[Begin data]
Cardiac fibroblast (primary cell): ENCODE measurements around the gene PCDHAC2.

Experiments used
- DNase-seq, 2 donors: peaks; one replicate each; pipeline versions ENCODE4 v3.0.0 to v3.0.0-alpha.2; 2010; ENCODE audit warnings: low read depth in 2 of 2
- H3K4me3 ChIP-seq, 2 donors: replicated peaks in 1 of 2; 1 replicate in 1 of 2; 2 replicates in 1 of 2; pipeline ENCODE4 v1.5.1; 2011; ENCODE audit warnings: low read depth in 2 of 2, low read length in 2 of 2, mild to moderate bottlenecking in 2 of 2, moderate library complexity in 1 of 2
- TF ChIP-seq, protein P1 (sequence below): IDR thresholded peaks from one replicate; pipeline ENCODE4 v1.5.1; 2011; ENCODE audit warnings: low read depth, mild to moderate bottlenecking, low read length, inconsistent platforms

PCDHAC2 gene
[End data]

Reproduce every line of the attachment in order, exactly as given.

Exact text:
Cardiac fibroblast (primary cell): ENCODE measurements around the gene PCDHAC2.

Experiments used
- DNase-seq, 2 donors: peaks; one replicate each; pipeline versions ENCODE4 v3.0.0 to v3.0.0-alpha.2; 2010; ENCODE audit warnings: low read depth in 2 of 2
- H3K4me3 ChIP-seq, 2 donors: replicated peaks in 1 of 2; 1 replicate in 1 of 2; 2 replicates in 1 of 2; pipeline ENCODE4 v1.5.1; 2011; ENCODE audit warnings: low read depth in 2 of 2, low read length in 2 of 2, mild to moderate bottlenecking in 2 of 2, moderate library complexity in 1 of 2
- TF ChIP-seq, protein P1 (sequence below): IDR thresholded peaks from one replicate; pipeline ENCODE4 v1.5.1; 2011; ENCODE audit warnings: low read depth, mild to moderate bottlenecking, low read length, inconsistent platforms

PCDHAC2 gene